After heated clashes outside the Union, MAX TOOMEY recounts the story from inside the chamber.

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As The Tab’s previous report mentions, a large number of protesters had gathered outside of the Union ahead of Marine Le Pen’s speech. Those outside were adamant that Marine Le Pen should not have been given a platform to speak at the Cambridge Union.

Weyman Bennett, Joint Secretary of Unite Against Fascism, explained why he had made the journey to Cambridge:

“I wanted to give my solidarity to those people that don’t want to see Le Pen push Nazi politics in the 21st century.

“If you give them a platform they’ll use that platform to push murder and division.”

But one student – who declined to be named – watching from the otherside of the road, told The Tab, “While I find Marine Le Pen distasteful, I reserve the purest hatred for book burners and that is all that this is.”

After a heated start to proceedings, Le Pen eventually arrived in the Union Chamber to a relatively innocuous round of applause from the 500 or so students inside.

Much of her speech ended up being lost to the audience, as it became evident that she had no time to pause for her translator; the English was, at times, drowned out by Le Pen’s forceful delivery.

The FN leader spent much of her time attacking the EU, claiming: “The European Soviet Union has completely failed” and that French politicians had sacrificed sovereignty“in order to make us blend into the European identity.”

On the question of France’s future in the next 30 years, Le Pen called for a radical break with the past, telling the audience that if immigration continued to “suck in so many people from outside” that French identity would be in danger: “The French will be diluted… the identity of France will disappear.”

On Israel, Le Pen told the audience in the Chamber that she supported the creation of a Palestinian State but that Israel must be guaranteed its security.

But the questions posed by Union members undoubtedly proved to be the most interesting part of the event.

A question from Francesca Hill, a former Union President, brought attention to one of the issues many in the audience had come to hear discussed: “How many generations of ancestors does a person need in a country to be able to call it their home?”

A bullish Le Pen responded, “You are mistaken, Miss.” She went on to say, “Many generations have assimilated into French Culture. What happens now is that individuals are not assimilated individually; we are supposed to be under the obligation of a collective assimilation.

“We need assimilation, which requires a lot of effort on the individual level. If they haven’t got a job or housing then it makes it hard. We need to love our country and stop hating France.”

One of the most controversial moments of Le Pen’s speech was to compare “The two totalitarianisms of the 20th Century: Fascism and Communism” to what she saw as their modern equivalents: “There are two totalitarianisms in the 21st century: Islam and globalization…If we do not fight for freedom against the totalitarianisms of the 21st century we will disappear off the face of the earth, not just France but Britain as well.”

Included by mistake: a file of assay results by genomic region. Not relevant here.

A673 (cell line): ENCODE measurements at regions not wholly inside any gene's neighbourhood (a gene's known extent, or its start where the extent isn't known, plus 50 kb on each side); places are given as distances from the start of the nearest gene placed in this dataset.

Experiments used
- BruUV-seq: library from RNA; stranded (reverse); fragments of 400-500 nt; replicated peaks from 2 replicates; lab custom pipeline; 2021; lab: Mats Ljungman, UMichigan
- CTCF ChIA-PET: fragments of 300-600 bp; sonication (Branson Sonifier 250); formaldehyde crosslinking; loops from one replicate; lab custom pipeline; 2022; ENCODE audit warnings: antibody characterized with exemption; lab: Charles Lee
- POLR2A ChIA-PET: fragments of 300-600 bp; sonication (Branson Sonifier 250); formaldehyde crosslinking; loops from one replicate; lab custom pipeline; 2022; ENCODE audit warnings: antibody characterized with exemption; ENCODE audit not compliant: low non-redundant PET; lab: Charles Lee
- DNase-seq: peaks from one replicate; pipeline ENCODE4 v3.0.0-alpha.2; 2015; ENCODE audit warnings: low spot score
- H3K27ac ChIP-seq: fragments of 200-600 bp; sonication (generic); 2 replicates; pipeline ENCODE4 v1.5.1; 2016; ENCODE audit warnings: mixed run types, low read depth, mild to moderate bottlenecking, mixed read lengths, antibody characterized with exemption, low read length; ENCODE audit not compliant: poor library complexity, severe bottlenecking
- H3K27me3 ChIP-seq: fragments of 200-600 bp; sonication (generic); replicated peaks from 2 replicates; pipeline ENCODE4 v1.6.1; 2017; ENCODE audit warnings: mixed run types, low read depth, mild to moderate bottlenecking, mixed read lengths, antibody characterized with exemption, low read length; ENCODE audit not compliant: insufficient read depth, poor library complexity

When asked about terrorism, Le Pen likened radical Islam to “a cancer cell which permeates”, bringing hatred and violence.

When asked why wearing a Turban or a Burqa would mean someone loves their country any less, Le Pen responded: “They are the very first victims of prejudice. Many of these victims attend Front National meetings, they are tired of this litany in society and where they work where they are being perfectly secular, they are the ones who are victimised, who are unjustly considered radicals… we are aware of that and have to consider it too.”

Le Pen enters the Union, surrounded by security

Afterwards, few Union members leaving the building seemed convinced.

An ex-student, who declined to give his name, called Le Pen’s statements “A load of waffle, nothing concrete. I think she was trying to come across as reasonable as possible but I don’t think anyone was fooled.”

Mairi Iness from Pembroke was similarly sceptical: “She didn’t come across as reasonable at all…some of her points were ok, but I wasn’t convinced. It was quite hard to hear because of the translation.”

Martha Morey from Fitzwilliam summarised Le Pen’s talk as “Predictable, really quite confusing and pretty awkward. It also wasn’t helped by much of it being lost in translation. I think it’s best for people to see her like that, as an ineffective politician.”

In reaction to the speech, the Union released this statement to The Tab: “This event provided students from the Cambridge Union with an opportunity to engage with and challenge a speaker who has been very influential in the field of French and European politics.

“The vast majority of the event was dedicated to a Q&A session in which students got the opportunity to intensively grill Mme Le Pen.

“Our members rose to the challenge and tackled her on the issues she raised in her speech, from globalization and the EU to France’s colonial history and nationalist politics.

“Free speech is an essential part of a vibrant democracy, as is the ability to participate in an open and free exchange of views. Today’s event demonstrated this perfectly.


Video filmed by Hunter Allen. Edited by Bennie Tucker.